Fresh at Farmers Markets This Week

Maybe it’s just February vibes or because we’re already thinking about Super Bowl snacks, but we have chili on the brain. If slow-cooking a piece of meat sounds good to you, too, winter farmers markets are a great place to start! We have a few variations on the chili theme below—including a non-meat option that still hits that same comfort-food note. 

If you’re thinking about traditional chile con carne, chuck roast is the cut of beef you need. You can get it from Dry Ridge Farm or Warren Wilson College Farm at ASAP Farmers Market. A three to four pound roast will make about six to eight servings. While you’re at it, pick up a few strips of bacon. Start by cooking bacon in a heavy pot until crispy. Remove, leaving the grease. Sear half-inch pieces of chuck roast in batches until browned. Remove from the pot. Add one diced onion and six crushed garlic cloves and sauté until softened. Add beef and crumbled bacon back to the pot, along with about a quart of liquid (a mix of brewed coffee, beer, stock, or water works great). Add salt and your preferred spices, such as cumin, cinnamon, clove, allspice, coriander, and chili powder. Bring to a boil, then simmer for about five hours. If it gets too dry, add more liquid. 
Meanwhile, toast a variety of dried chilis, such as ancho, guajillo, pasilla, and chiles de arbol, in a dry skillet. Turn off the heat and add water to just cover the chiles and let them soak for an hour or so, until softened. Drain chilis and puree in a blender with a cup of fresh water. Stir puree into the simmering meat and continue to cook. When the meat is tender and sauce is thickened, you’re ready to eat! Top with diced onion or scallions, radishes, cilantro, and cheese—all of which you can get at markets now, too.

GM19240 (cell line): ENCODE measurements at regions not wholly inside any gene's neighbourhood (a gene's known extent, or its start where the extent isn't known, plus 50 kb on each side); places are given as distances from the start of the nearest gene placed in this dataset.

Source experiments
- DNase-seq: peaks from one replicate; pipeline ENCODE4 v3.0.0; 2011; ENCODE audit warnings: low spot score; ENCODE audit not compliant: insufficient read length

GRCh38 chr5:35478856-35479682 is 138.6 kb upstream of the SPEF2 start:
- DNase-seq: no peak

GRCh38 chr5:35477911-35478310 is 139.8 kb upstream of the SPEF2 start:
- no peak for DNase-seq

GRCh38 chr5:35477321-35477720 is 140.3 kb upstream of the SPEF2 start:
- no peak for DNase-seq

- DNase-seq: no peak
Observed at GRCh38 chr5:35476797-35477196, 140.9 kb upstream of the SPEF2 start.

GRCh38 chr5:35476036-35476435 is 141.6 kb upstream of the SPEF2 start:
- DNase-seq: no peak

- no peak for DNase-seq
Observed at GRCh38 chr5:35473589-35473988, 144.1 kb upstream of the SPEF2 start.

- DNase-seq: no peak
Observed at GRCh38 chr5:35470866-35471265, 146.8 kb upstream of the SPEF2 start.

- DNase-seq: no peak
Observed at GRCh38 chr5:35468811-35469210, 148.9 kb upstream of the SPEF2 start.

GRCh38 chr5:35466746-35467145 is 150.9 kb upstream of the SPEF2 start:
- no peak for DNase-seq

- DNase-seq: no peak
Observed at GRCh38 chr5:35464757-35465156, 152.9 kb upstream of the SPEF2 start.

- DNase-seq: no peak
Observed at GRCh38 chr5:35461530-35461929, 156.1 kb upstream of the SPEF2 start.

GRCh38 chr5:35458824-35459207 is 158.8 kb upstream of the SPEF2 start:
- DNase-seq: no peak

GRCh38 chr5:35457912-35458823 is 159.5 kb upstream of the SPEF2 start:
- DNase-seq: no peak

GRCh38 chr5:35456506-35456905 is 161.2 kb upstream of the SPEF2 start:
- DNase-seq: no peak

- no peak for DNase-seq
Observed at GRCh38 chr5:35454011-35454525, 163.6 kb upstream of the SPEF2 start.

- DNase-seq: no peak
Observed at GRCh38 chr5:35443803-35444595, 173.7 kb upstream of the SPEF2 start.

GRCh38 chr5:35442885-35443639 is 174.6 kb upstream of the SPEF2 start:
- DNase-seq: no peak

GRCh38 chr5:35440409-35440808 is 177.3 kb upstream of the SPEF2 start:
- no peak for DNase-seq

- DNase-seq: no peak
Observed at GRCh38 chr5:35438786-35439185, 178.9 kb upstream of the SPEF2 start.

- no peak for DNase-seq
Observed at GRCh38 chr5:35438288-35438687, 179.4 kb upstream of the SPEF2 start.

Thinking more outside the box? Sugar Hollow Farms (River Arts District Farmers Market) has several cuts of goat meat available, which a great opportunity to try making birria, a slow-cooked stew from the Jalisco region of Mexico. It’s prepared similarly to chile con carne by searing meat and slow-cooking with onions, garlic, and a puree of dried chiles. In addition, add tomatoes or tomatillos and a splash of apple cider vinegar to the pot. Herbs and spices typically include cumin, oregano, ginger, cinnamon, cloves, bay leaves, salt and pepper. Simmer for about two hours, or until meat is tender, and finish by stirring in chopped cilantro and lime juice. 
Want to skip the meat? Adding winter squash to a vegetarian bean chili lends a nice warmth and sweetness. Sauté diced onion in a large pot until translucent. You can add fresh peppers here, such as jalapeño, if you want. Add peeled and diced squash along with minced garlic, salt, chili powder, cumin, and cinnamon. Stir to coat squash. Add about three cups of cooked beans, a cup of diced tomatoes, two cups of vegetable broth or water, and a bay leaf. Stir in a few tablespoons of canned chipotle chili (or make your own chili puree using the method above). Simmer for about an hour or until squash is tender and liquid has thickened. 
At winter markets now you’ll also find winter greens like kale and mustards, salad greens, microgreens, carrots, turnips, potatoes, sweet potatoes, mushrooms, and more. Markets are also stocked with rice, pasta, pastries, drinks, and prepared foods. Find more details about farms and markets throughout the region, including winter hours, in ASAP’s online Local Food Guide.

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